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Library data specialists amplify student research discoveries

Tuesday, July 6, 2021

Last October, the Libraries’ Office of Digital Innovation & Stewardship launched the University of Arizona Research Data Repository, also known as ReDATA. 

ReDATA, which is free to University of Arizona faculty, staff, designated campus colleagues, and enrolled undergraduate and graduate students, aims to reduce barriers and provide researchers and students more opportunities to publish and share their discoveries.   

It’s working.   

The ReDATA team recently collaborated with the Linguistics Department to make nearly 50 research conference presentations─many of them from students─publicly available.  

Unangam Tunnu research presentation poster
Christina Laree Newhall's presentation poster on the Unangam Tunuu language is now publicly available.

The project began when Damian Yukio Romero Diaz approached the ReDATA team, which includes Chun LyJonathan Ratliff, and Fernando Rios. In addition to working as a ReDATA graduate assistant at the time, Romero Diaz served on the organizing committee of the West Coast Conference on Formal Linguistics hosted by the Linguistics Department in April.  

The team met with the organizing committee and committee chair, Heidi Harley, a linguistics professor. They discussed how they could work together to make the conference presentations open to the public. 

ReDATA accepts research materials such as spreadsheets, binary files, software and scripts, audiovisual content, and presentations. 

“Research conferences are special events that share the latest research discoveries with their fellow scholars,” said Romero Diaz.  “This work isn’t published in peer-review journals and isn’t often made available for others to safely access.”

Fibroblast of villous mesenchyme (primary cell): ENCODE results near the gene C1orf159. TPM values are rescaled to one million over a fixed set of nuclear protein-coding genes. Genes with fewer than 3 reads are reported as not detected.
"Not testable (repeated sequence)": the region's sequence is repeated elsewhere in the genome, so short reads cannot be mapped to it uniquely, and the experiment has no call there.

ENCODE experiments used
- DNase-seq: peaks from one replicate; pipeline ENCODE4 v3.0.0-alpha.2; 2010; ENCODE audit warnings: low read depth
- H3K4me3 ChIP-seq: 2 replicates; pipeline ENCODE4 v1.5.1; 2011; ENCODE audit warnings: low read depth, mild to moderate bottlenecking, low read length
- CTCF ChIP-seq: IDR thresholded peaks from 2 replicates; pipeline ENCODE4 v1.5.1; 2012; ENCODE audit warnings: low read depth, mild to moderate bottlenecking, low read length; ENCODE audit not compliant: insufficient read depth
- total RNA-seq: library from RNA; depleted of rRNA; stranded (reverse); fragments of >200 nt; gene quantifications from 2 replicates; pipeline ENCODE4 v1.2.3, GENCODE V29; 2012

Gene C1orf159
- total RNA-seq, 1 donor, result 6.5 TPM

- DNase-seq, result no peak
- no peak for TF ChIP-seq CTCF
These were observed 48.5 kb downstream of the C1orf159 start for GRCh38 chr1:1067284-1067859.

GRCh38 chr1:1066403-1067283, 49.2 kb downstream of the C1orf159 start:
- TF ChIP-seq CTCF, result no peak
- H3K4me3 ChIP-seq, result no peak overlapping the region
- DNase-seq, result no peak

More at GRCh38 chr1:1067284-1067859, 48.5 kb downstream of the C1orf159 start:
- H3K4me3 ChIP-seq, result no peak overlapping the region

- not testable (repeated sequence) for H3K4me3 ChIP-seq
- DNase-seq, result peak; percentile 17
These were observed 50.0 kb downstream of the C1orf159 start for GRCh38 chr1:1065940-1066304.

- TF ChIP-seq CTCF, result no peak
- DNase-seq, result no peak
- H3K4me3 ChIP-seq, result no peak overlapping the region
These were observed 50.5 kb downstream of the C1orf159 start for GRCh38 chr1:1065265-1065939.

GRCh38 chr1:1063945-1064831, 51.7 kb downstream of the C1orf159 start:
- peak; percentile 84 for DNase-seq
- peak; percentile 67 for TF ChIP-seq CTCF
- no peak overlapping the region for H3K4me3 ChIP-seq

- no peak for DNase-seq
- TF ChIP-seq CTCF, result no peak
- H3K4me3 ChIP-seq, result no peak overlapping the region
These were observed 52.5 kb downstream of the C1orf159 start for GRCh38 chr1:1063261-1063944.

Depositing the oral and poster presentations from the virtual conference to make them publicly available involves assigning each presentation a citation digital object identifier (DOI). A DOI is a unique ID that corresponds to an electronic document or other material that can be cited in a bibliography.    

The breadth of research covered by the conference was broad, and a number of researchers’ works involved people and tribal knowledge.  

Before publishing the presentations, the ReDATA team had to get consent from participants, as well as approval by the university’s Human Subjects Protection Program and Native Peoples Technical Assistance Office.  

“What makes this project special is that many of the presenters are students, so this is their first citable publication,” said Ly, who is the Libraries' research data systems integration specialist. “We play a critical role in sharing research from scholars at every level in their careers.” 

Contact the ReDATA team at data-management@arizona.edu to schedule a consultation. 

  

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